WALLCOVERINGS MAKING A COMEBACK
Depending upon your age, you may remember that in the ’70s and early ’80s, wallpapers featuring blue geese and lots of florals were the must-have in many homes.
Then, in the late ’80s, pre-pasted wallpaper hit the market and homeowners slapped up even more paper and patterns. Fast-forward five or so years later when those same DIYers grew tired of their must-have motifs and attempted to remove it themselves.
“To say they didn’t know what they were doing is putting it mildly,” says Vincent LaRusso, president of the Wallcovering Installers Association (WIA). “They didn’t just make a mess of the job, many actually ended up damaging their walls. And that was pretty much all it took to give wallpaper a bad name.”
In short order, wallpaper sales plummeted from a robust multibillion per year to just several hundred million per year by the end of the ’90s.
However, in the past few years, major manufacturers have begun to note an appreciable uptick in interest and sales.
NEW TECHNOLOGIES, NEW DEMAND
Jon Sherman, president of Flavor Paper, says his company has enjoyed a major bump in sales in recent years, and especially this year.
“It’s been a blend of commercial and residential work; more residential jobs numbers wise but bigger budgets on the commercial side,” says Sherman. Sherman attributes the increased interest in wallcoverings to the fact that you can do a lot aesthetically with them. “Compared to paint, wallcoverings offer more variety, depth and branding opportunities. With digital technology, you can customize coverings to reinforce your brand and add interest to the workplace. For example, instead of painting their conference room walls white, Google has a foggy San Francisco bay mural on the wall … conveying brand essence is much more of a millennial way to build recognition as opposed to the old-school ‘here’s your logo’ approach.”
According to Greg Laux, technical director at MDC Wallcoverings, “MDC’s commercial sales are tethered to the health of the economy and hospitality. When the economy was slow between 2008 and 2010, many hospitality companies put a hold on renovations. But when things turned around in 2011, renovations kicked back into high gear and sales have been very positive ever since.”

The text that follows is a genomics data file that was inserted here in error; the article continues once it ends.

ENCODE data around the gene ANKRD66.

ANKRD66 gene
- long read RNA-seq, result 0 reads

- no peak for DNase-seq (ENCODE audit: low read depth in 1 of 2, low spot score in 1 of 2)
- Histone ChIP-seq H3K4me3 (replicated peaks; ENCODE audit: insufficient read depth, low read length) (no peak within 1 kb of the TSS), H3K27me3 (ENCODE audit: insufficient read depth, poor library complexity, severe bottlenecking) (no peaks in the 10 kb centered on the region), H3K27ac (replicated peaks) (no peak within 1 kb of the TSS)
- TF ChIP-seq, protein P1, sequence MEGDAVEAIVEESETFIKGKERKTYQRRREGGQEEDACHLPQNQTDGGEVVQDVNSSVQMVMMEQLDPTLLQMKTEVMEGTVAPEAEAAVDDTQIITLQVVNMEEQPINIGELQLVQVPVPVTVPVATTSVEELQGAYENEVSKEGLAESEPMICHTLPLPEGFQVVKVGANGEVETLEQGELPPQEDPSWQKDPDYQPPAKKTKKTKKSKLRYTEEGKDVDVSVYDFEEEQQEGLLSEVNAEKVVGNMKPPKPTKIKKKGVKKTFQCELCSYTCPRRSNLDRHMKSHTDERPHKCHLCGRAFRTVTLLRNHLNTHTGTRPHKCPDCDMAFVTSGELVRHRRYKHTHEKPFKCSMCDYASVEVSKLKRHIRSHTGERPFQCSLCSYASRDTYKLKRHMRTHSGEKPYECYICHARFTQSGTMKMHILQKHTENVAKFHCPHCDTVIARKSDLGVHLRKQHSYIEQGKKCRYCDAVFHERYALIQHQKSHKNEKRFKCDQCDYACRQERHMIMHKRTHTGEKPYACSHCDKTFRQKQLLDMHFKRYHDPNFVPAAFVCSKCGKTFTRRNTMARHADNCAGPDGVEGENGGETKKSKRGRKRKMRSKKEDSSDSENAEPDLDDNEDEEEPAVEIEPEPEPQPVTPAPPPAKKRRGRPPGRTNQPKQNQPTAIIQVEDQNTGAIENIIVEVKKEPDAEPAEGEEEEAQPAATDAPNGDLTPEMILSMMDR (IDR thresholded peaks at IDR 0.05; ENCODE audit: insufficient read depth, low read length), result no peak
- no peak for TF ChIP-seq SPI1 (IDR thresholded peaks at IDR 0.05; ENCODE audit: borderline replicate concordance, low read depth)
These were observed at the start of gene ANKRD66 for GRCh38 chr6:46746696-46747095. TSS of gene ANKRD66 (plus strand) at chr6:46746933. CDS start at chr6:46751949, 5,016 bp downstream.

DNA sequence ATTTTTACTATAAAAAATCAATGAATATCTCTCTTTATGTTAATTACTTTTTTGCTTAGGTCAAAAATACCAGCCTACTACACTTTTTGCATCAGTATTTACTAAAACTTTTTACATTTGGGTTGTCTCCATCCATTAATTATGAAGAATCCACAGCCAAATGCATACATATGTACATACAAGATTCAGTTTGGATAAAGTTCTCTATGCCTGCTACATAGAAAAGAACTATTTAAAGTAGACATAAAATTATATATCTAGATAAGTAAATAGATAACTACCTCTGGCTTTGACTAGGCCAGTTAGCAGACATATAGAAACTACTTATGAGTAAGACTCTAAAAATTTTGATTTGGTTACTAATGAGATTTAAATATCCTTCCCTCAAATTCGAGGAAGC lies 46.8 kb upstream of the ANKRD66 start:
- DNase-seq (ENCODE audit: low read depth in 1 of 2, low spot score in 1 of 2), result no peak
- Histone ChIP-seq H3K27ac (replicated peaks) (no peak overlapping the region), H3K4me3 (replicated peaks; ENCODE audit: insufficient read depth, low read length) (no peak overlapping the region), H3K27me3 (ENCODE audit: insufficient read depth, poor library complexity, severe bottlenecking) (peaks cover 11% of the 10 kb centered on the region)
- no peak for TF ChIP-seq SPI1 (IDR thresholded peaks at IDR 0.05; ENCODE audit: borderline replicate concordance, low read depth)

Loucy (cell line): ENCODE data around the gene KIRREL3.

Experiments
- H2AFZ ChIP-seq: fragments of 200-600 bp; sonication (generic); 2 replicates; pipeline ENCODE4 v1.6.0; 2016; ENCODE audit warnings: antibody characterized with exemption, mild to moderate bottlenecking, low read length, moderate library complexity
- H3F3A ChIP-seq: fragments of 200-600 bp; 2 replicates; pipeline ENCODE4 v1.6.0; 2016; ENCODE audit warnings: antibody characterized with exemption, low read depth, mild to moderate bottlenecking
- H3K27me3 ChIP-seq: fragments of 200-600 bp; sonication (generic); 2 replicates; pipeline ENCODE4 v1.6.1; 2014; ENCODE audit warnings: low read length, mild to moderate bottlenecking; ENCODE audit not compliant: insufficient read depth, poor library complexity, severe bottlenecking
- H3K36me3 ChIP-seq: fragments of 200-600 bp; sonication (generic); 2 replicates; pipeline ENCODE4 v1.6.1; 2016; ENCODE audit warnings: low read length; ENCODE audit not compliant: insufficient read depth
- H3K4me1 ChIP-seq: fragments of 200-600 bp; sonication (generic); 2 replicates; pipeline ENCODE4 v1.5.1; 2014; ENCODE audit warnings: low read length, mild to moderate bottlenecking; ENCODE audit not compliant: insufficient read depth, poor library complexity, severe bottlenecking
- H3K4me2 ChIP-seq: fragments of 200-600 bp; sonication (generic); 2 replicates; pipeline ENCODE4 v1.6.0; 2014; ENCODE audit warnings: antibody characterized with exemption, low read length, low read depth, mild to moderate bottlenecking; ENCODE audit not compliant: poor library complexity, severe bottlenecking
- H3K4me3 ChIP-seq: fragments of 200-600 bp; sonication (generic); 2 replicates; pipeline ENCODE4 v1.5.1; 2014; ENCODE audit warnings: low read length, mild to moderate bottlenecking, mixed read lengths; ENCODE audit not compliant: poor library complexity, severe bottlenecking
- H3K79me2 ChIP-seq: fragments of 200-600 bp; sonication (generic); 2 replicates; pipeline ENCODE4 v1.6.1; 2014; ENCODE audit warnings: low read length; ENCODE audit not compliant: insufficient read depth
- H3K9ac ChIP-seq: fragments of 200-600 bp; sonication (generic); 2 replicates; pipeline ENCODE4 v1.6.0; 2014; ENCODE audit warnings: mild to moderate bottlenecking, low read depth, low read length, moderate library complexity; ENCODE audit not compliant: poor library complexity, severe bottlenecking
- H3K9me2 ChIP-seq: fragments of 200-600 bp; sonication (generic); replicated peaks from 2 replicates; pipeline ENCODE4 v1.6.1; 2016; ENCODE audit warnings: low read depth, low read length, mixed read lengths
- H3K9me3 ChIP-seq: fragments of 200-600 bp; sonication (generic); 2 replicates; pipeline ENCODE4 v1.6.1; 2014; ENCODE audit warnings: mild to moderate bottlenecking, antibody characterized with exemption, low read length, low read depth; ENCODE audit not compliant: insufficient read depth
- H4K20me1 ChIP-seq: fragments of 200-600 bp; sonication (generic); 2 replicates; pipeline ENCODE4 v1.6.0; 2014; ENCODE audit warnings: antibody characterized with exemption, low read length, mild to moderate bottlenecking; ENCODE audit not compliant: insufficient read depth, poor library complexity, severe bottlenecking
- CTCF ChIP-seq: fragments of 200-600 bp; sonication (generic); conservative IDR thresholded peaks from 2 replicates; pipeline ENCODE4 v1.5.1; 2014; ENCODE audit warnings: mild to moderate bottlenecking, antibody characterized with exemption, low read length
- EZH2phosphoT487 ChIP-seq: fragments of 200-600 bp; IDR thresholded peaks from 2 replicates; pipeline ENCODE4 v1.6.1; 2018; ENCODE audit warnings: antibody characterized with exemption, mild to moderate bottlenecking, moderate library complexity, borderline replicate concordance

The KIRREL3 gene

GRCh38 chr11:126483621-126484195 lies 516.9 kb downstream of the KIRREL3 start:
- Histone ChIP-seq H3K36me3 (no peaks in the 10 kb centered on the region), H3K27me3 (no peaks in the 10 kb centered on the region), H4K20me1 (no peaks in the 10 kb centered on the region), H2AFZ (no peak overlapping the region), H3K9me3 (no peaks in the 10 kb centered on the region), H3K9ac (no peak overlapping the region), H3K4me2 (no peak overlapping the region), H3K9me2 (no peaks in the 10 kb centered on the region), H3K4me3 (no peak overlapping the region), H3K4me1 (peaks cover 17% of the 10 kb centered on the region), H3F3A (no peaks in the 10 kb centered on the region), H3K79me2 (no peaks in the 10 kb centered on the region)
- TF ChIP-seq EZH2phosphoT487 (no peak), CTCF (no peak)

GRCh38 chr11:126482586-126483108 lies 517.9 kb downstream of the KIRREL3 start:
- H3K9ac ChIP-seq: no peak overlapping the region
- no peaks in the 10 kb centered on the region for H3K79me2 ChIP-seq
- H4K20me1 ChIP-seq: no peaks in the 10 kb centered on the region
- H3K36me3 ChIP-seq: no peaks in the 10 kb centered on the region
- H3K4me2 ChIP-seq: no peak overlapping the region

Laux notes that wallcoverings are the go-to choice for hospitality venues due their durability and design.
“You can take an aging property and literally transform a hallway overnight in a way you simply can’t with paint. Plus, wallcoverings hold up to maid carts and luggage bumps much better than even the most durable paint,” says Laux.
HOME CHIC HOME
Thanks to innovations in production and design, wallcoverings make it possible for customers to achieve any look or vibe they want.
“Natural themes are really big on the residential side,” says Laux. “You can get coverings made from wood, stone, bamboo, grasses, and virtually every kind of bark, including banana bark.”
Sherman notes a growing interest in oversized florals and color-changing inks, and adds that LED coverings are really trending. Literally embedded with LED lights, these pricey coverings bring a bit of drama and a lot of ambience to a space.
While these new innovations answer a number of specific consumer desires, they’re often too delicate for commercial use, and require professional installation.
KEEPING CURRENT IS KEY
Formerly known as National Guild of Professional Paperhangers, the 600-member WIA is where both buyers and manufacturers turn for professional help. LaRusso says, “Coverings are evolving so quickly that it’s important for pros to stay current on techniques specific to different manufacturers. The WIA offers accredited courses ranging from the basics of installation to handling highly specialized papers.” WIA’s member directory is accessible to consumers and manufacturers.
Sherman of Flavor Paper adds, “Finding qualified installers isn’t always easy. But when customers ask, we send them to the WIA.”